Prolonged Adjuvant Imatinib Therapy Tied to Extended OS in High-Risk GIST

Prolonged adjuvant imatinib for high-risk gastrointestinal stromal tumors (GIST) patients demonstrated a superior overall survival (OS) over shorter-term imatinib treatment, according to a phase 3 clinical trial comparing 1 year to 3-year imatinib therapy (JAMA Oncol. 2020;6[8]:1241-1246).

Conducted by Heikki Joensuu, MD, Department of Oncology, Helsinki University Hospital, Finland, and his team, the purpose of this trial was to assess the effect adjuvant imatinib had on the OS of patients at a high-risk for GIST recurrence after macroscopically complete surgery.

“Adjuvant imatinib is associated with improved recurrence-free survival (RFS) when administered after surgery to patients with operable gastrointestinal stromal tumor, but its influence on overall survival has remained uncertain,” explained Dr Joensuu and colleagues. 

The open-label trial was conducted across Finland, Germany, Norway, and Sweden. It included 400 patients who had undergone macroscopically complete surgery for GIST and had a high estimated risk for recurrence according to the modified National Institutes of Health Consensus Criteria. Patients were enrolled between February 2004 and September 2009, follow-up data were analyzed from September to November 2019.

Patients received imatinib 400 mg daily orally for 12 or 36 months post-surgery. The primary end point was RFS, while secondary objectives included OS and treatment safety.

The intention-to-treat cohort consisted of 397 patients (12-month group, 199; 36-month group, 198), had recorded 94 RFS events and 96 OS events at the median follow-up time of 119 months after the date of randomization. The 5-year RFS in the 36-month group was 71.4%, while the 10-year RFS was 52.5%. Meanwhile, in the 12-month group the 5- and 10-year RFS was 85.5% and 65.3%, respectively (hazard ratio [HR], 0.66; 95% CI, 0.49-0.87; P = .003).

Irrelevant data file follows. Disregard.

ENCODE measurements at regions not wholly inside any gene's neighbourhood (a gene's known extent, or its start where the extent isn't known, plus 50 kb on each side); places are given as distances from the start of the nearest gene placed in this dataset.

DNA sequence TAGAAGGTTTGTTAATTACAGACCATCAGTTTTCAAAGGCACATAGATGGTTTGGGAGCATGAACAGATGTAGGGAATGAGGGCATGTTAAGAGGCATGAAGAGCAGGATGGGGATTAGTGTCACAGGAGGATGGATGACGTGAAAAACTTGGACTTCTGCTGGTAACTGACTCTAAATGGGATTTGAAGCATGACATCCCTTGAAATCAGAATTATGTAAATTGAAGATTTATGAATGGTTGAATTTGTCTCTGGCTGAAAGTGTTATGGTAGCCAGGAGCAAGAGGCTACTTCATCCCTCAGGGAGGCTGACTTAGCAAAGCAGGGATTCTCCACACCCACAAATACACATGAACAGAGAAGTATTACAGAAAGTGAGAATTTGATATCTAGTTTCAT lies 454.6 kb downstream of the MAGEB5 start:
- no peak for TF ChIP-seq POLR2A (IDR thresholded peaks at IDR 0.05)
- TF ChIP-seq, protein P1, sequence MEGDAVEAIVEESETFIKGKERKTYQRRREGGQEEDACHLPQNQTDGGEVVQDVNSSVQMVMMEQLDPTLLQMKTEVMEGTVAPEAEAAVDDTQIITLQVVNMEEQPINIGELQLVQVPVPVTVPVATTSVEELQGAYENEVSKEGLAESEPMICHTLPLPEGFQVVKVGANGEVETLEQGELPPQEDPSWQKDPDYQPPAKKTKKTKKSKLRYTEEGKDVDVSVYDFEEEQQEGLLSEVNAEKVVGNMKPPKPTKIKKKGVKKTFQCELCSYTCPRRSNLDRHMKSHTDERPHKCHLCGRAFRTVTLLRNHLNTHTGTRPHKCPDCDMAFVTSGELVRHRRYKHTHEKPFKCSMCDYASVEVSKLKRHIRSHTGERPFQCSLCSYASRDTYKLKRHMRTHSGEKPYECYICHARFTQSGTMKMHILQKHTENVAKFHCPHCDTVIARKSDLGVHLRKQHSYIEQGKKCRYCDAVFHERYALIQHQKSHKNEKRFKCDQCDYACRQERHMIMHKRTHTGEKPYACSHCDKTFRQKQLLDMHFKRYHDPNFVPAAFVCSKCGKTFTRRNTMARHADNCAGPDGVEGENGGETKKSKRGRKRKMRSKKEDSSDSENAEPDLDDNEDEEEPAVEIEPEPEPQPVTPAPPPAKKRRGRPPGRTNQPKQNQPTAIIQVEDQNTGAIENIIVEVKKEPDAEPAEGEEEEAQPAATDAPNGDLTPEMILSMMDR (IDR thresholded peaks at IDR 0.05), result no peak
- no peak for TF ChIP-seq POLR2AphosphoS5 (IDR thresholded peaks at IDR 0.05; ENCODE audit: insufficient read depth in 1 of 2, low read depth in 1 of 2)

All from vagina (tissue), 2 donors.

Furthermore, the 5-year and 10-year OS rates in the 36-month group were 92.0% and 79.0%, respectively. The 12-month group saw a 5 and 10-year OS of 85.5% and 65.3% (HR, 0.55; 95% CI, 0.37-0.83; P = .004). 

Results were similar in the efficacy population, which consisted of 15 patients who did not have GIST in the central pathology review and 24 who had intra-abdominal metastases removed (36-month group: 10-year OS, 81.6%; 12-month group: 66.8%; HR, 0.50; 95% CI, 0.32-0.80; P = .003). Researchers did not detect any new safety signals.

“Three years of adjuvant imatinib is superior in efficacy compared with 1 year of imatinib. Approximately 50% of deaths may be avoided during the first 10 years of follow-up after surgery with longer adjuvant imatinib treatment,” concluded Dr Joensuu et al.—Alexandra Graziano

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